I am a twin of a sister who has history of depression (she hid it until we were forced to deal with her breaks from reality in psychotic episodes requiring hospitalizations for month at least 3 to 6 times a year) and repeated suicides (3 big life threatening attempts a year), now she is in a nursing home – she attempted suicide and had a stroke that left her paralyzed on the left side of her body due to overdose of Trazodone.   http://www.livestrong.com/article/83762-side-effects-trazodone-overdose/  My twin sister is the one on your left in the coat and white sneakers sshe had been through 3 years of psychotic breaks and repeated hospitalizations at that point the stroke happens later in 2007.

She was a prescription abuser a former nurse who knew exactly how to work the system to her benefit. She would be hospitalized doing really great, then get released and continue therapy for 1 week or 2 weeks and stop and slide downward so fast it was scary. No reasoning, no pleading, no rescuing, no logic to it, just her choice to slide down.

I am a bhikshuni, it took me years to get what was going on with her, because I was her twin and I was easy to fool because I was used to her behavior. I was always copying her in world outlook and caused myself unnecessary grief when I reasoned the same way due to the fact I didn’t know her history. I tell you, something you must not apply as cure like our Buddhist training. It’s for our each and every one of us to use to relieve our suffering and correct our own thinking is gradual process, not a therapy. I had to figure my sister out myself… parents hid her problems from me. I had to unlearn unheathly thinking. It took me quite awhile and now I am very happy to be me without all that learned unhealthy thinking. Because I had my truths: I am happy always, I see the world as positive place, I see others as my support, I see me as worthy, I see my faults and know I can correct them, my goals are changing and support my life satisfaction

I do not suffer from depression or mental illness when my sister started having breaks with reality, I ran to the doctor for evaluation and worry about myself becoming unwell and raising my daughter. I was reassured by the doctor and received counseling to get over my stress, because I had to rescue her many times and was a single mom with a 4 year old newly separated from my husband and hurting from that myself. They said I was handling myself beautifully. I would wait until the house was quiet and cry from the stress (they said I needed that and not to repress it). Almost every night. Until time took care of me. I got over it because I had moved on.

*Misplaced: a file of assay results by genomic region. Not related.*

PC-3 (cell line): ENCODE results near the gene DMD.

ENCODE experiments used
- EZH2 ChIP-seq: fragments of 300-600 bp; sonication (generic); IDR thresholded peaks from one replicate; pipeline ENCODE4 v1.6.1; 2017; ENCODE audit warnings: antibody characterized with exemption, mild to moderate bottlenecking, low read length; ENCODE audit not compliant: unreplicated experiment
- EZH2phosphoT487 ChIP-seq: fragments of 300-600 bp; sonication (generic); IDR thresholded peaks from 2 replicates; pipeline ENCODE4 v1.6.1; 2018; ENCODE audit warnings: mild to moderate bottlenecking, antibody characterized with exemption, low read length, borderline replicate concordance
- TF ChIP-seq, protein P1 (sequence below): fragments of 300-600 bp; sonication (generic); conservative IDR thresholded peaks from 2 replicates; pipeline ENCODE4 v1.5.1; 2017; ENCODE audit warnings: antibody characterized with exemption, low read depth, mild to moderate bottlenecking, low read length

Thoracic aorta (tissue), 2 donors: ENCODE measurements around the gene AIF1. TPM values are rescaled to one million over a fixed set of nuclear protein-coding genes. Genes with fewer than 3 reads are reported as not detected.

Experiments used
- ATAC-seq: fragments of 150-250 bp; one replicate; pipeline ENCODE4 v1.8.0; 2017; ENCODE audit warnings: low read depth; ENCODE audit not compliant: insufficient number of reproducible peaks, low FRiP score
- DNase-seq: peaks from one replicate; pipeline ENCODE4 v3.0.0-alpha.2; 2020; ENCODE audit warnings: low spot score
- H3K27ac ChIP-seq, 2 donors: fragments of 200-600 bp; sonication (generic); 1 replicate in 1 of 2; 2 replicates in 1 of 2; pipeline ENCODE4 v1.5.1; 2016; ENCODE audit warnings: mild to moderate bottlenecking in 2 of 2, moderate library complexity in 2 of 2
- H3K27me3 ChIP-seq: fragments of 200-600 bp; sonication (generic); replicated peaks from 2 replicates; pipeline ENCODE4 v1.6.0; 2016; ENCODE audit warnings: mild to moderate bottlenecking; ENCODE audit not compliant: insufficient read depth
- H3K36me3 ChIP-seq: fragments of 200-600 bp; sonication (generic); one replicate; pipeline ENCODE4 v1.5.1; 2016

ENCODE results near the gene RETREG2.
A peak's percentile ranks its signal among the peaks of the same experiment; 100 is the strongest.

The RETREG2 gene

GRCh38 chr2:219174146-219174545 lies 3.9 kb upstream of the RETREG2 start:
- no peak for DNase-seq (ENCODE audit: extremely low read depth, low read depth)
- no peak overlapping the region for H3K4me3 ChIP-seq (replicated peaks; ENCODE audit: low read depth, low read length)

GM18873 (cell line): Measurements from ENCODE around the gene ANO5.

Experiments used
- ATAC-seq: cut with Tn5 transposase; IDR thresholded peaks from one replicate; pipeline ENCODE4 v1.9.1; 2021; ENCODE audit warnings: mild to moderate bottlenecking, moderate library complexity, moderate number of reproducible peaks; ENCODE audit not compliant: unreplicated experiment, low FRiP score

Posted in Buddhist community activities, Buddhist Culture, Buddhist Health and Wellness, Chan - authentic Masters words, Chinese culture, Mahayana culture, On the Path, Precepts Holders, Sangha Relationships, Translation Resources, Vinaya

Build Iowa’s First Nunnery

 

Build the first Iowa Buddhist nunnery

Build the first Iowa Buddhist nunnery. The need to train in English is what has been missing for 160 years of Buddhist history in the United States.  This place will meet the needs of residents of this state interested in Buddhist study. The nunnery monastics will provide traditional services, cultural, educational, and practical training for those interested in Buddhism.

To understand Buddhism in the USA you need Sangha that speak English.  To train you need to be able to ask detailed or receive detailed instructions in order to progress or you are the perpetual visitor with no real depth.  You are limited by language or can’t access masters of higher levels to grow.  Even you may never know who the Elders are that are talented, capable dharma masters famous in their temples for being teachers but they live in obscurity to most in the USA.  Personal contact with robed Sangha is lacking for most interested in Buddhism and greatly needed.  Temples in the East coast or West coast have some limited English programs but all are ethnic funded and full training is better in their own language, clearer, higher level of instructions and attainments by laity is very possible but not if you don’t know their language.  This is a significant obstacle to your practice in Buddhism.

The first Bhikshuni fully trained and ordained has arrived in Iowa.  This is a good first step for Iowa.  Ven. Hong Yang is an Iowan and a woman fully ordained in the Dharmagupta lineage of the Bhikshuni Sangha in Taiwan.

A cool history this Iowan.  She was tonsured at Xi Fang Temple, Brookyn, NY. She left home resolved on 9/11/2001.  She decided to stay in XFT helping in NYC, many needed to recover their spirits.  She working with and trained as a sramaneri alongside the other temple’s masters.  She is a 11 year English-Chinese translator of the Taishio Tripitaka which is in Chinese. She has published 5 books, 3 volumes translating the standardized daily recitations in the Chinese Buddhist temples into English and one rare translation of the Bao Hua Mountain monk Ven. JiXian De Qing.  The translation project will continue in the nunnery.  She and others will offer training to those interested in becoming translators.  Also she is in charge of a historical documentary film  of Buddhism in the USA is currently underway digitizing material from actual Buddhist monks and nuns who reside in the USA as they offer it documenting what has never been documented called “Sangha Walks”.  See more about this on www.sanghawalks.org